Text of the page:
Obama must focus on the economy, a topic that continues to vex Americans. On September 14th, Former Federal Reserve Chair Alan Greenspan said, "This is 'by far' the worst economic crisis he has ever seen." Voters want to know whether Obama or McCain will provide the leadership required to correct our economic woes.
While those of us who are familiar with the economic policies of the two candidates regard the Illinois Senators' approach as the more thoughtful, 53 percent of voters see only one (false) reality: Obama will raise their taxes. Obviously, the Illinois Senator has to do a better job communicating his economic plans, particularly his intent to reduce taxes for 95 percent of Americans.
On September 16th, Obama took the unusual step of placing a two-minute ad in battleground states. This emphasizes five points: middle-class tax cuts, Wall Street regulation, Energy "made in America," restrictions on lobbyists, and an end to the war in Iraq. Obama concludes that partisan politics won't fix the economy, "but a new spirit of unity and shared responsibility will."
Obama must take steps to ensure his message resonates with Independents. Since the end of the conventions, Democrats and Republicans have coalesced around their candidates. However, Independents roughly 35 percent of the electorate have swung towards McCain: a September 14th Greenberg-Quinlan-Rosner poll found the Arizona Senator led Obama by 10 percentage points among Independents.
Digging deeper into the GQR poll, most of this movement was due to a shift of older voters. After the Republican convention, Obama trailed McCain by 27 points among white men over 65 and 14 points among white women of the same age range. While some of this gain may erode as Palin-mania fades and the recession worsens, the reality is that Obama has had a problem with older voters throughout much of his campaign. They don't resonate as much with his change message as do younger voters. Voters over 65 tend to believe McCain is more qualified to be President because he has "paid his dues." They use age as proxy for judgment.
There are three things that Obama can do to close this age gap. One is to enlist the active support of former President Bill Clinton, who historically has been a favorite of older voters. Clinton says he'll campaign for Obama and his help would be particularly advantageous in battleground states such as Florida, Ohio, and Pennsylvania. A second tactic would be for Obama to continue to describe McCain as "out of touch" and tie him to failed Bush policies. This approach would not emphasize the Arizona Senator's age, but rather the reality that McCain "doesn't get it" because he's a member of a privileged elite and therefore insulated from the problems that beset average Americans: he doesn't worry about meeting a monthly mortgage payment because he is so wealthy that he has eight houses. The other thing that would help Obama is victory over McCain in the September 26th Presidential debate on national security, an area where McCain-at least on paper would appear to have an advantage because his military and congressional experience. A decisive Obama debate win would help convince older voters that he is prepared to lead the U.S.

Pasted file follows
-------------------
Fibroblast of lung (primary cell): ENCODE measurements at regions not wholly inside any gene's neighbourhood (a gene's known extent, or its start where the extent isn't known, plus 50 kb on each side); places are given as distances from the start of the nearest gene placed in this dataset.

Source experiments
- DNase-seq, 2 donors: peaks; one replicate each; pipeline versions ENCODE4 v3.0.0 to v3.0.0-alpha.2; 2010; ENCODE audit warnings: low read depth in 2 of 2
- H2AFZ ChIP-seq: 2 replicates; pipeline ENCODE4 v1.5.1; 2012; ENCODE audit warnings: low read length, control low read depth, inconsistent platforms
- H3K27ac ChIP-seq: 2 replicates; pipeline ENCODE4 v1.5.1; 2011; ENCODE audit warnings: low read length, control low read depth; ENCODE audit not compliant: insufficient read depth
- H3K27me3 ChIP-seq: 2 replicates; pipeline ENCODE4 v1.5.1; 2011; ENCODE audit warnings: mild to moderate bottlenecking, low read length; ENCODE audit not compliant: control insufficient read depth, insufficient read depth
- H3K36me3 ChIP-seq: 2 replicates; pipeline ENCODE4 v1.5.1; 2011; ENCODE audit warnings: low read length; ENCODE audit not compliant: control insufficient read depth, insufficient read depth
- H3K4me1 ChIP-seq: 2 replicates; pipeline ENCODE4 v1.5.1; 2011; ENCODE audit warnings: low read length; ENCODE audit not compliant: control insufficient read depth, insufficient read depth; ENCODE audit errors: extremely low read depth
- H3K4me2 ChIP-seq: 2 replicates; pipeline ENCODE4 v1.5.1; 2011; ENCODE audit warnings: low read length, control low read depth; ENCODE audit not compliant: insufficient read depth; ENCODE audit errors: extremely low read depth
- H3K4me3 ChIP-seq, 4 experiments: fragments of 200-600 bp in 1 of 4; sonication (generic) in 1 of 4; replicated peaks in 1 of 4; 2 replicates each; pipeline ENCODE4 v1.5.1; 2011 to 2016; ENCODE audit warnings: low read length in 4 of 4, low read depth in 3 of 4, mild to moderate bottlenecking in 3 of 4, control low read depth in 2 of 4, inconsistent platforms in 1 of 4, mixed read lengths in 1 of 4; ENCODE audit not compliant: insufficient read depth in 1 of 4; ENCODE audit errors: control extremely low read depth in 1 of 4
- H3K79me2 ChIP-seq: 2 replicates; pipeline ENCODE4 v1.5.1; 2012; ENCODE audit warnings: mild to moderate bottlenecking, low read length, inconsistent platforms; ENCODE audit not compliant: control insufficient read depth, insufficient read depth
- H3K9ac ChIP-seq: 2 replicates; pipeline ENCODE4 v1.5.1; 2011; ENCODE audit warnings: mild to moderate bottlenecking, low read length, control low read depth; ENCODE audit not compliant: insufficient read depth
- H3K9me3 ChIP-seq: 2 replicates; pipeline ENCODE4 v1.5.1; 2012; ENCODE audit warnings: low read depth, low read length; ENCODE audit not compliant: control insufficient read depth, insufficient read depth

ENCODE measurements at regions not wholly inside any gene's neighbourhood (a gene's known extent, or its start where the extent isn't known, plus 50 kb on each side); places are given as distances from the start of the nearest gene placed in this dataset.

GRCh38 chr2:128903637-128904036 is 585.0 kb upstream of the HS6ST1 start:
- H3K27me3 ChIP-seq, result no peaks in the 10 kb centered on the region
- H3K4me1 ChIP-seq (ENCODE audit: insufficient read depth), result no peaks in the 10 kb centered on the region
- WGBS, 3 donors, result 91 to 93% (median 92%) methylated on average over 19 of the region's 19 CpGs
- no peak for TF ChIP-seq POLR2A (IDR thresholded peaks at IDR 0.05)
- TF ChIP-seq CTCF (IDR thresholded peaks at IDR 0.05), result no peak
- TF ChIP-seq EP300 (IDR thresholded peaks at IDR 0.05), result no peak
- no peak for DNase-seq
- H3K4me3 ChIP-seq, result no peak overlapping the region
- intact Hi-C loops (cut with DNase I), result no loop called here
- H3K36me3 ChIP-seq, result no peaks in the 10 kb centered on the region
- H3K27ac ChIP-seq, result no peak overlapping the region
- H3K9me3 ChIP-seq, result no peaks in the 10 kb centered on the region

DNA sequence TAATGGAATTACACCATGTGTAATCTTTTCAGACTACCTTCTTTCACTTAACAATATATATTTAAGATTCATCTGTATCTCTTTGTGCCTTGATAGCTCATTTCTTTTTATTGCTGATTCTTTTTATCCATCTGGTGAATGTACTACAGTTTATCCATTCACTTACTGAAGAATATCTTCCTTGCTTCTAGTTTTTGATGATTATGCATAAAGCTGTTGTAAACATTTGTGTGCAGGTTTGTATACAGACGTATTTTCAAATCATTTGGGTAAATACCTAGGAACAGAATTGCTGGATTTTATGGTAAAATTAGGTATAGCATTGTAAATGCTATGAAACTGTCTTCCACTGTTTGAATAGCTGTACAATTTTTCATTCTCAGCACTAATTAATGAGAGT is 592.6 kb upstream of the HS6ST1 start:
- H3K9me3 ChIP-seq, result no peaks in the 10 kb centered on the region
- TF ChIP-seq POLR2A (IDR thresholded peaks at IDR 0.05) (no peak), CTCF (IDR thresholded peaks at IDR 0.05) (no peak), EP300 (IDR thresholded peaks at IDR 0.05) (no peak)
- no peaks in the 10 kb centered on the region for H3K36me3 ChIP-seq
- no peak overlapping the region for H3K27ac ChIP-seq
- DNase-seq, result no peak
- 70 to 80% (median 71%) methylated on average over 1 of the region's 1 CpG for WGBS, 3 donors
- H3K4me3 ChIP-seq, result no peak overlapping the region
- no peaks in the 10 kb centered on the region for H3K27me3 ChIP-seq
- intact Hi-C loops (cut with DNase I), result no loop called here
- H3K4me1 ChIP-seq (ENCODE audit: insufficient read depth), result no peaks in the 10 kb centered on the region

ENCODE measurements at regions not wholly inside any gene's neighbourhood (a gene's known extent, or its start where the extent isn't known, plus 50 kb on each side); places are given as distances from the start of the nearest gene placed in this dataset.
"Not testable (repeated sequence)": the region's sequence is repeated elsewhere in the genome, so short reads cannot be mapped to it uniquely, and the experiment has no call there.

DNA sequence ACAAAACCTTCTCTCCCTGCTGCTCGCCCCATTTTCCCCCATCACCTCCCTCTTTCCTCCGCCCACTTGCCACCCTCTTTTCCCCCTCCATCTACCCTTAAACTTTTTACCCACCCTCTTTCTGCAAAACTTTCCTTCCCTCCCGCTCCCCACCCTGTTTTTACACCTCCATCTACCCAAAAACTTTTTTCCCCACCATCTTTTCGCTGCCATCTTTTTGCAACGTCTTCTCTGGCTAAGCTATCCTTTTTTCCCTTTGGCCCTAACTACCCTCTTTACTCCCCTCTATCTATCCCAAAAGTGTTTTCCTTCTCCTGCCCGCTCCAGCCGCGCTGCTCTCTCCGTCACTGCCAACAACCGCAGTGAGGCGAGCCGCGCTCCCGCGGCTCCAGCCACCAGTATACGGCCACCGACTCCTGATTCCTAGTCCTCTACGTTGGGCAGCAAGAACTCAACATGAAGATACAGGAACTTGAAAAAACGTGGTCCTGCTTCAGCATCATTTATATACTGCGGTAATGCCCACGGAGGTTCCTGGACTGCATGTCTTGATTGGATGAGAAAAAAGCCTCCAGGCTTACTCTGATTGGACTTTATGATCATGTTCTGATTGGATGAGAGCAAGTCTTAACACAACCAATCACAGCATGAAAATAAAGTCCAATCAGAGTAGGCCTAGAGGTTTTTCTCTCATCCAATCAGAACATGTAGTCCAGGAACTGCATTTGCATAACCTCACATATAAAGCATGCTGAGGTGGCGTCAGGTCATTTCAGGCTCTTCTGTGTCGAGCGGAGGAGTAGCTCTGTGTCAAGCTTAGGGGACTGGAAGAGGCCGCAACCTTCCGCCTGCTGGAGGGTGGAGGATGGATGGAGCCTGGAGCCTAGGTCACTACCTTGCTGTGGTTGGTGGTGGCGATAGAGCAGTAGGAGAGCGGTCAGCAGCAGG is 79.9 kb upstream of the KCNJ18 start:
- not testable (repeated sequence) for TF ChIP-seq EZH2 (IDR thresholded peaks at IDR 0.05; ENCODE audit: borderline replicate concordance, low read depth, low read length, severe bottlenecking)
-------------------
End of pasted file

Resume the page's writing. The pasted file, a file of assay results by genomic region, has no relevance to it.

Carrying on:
Obama must also tailor his campaign to address the concerns of white women. Although the Illinois Senator has solidified Democratic women won back most of the hard-core Hillary Clinton supporters he hasn't done enough to attract Independent white women. The GQR poll showed the Palin "bounce" appears to have occurred primarily among women; in this segment, Obama went from even with McCain to behind by double digits.
The Obama campaign should resist the temptation to attack Sarah Palin as unprepared to be President in the likely event that McCain dies in office. This will be perceived as a sexist attack and divert attention from the head of the Republican ticket, John McCain. Rather, Obama must clarify his plans to help women: ensuring pay equity; providing tax-relief for working families; guaranteeing affordable healthcare; fully funding "No Child Left Behind" and providing federal support for early-childhood education; and expanding "access to contraception, health information and preventive services to help reduce unintended pregnancies."
To make his case to white women of all ages and circumstances, Obama must make better use of Hillary Clinton. She can be a powerful ally if used effectively. She could help Obama address the specific concerns of older women, including Social Security, college tuition for their children, and retirement security.
Even though the presidential contest is close, Barack Obama can win if he takes full advantage of his strategic assets: he has a better plan for the economy and he provides more tangible support for seniors and women.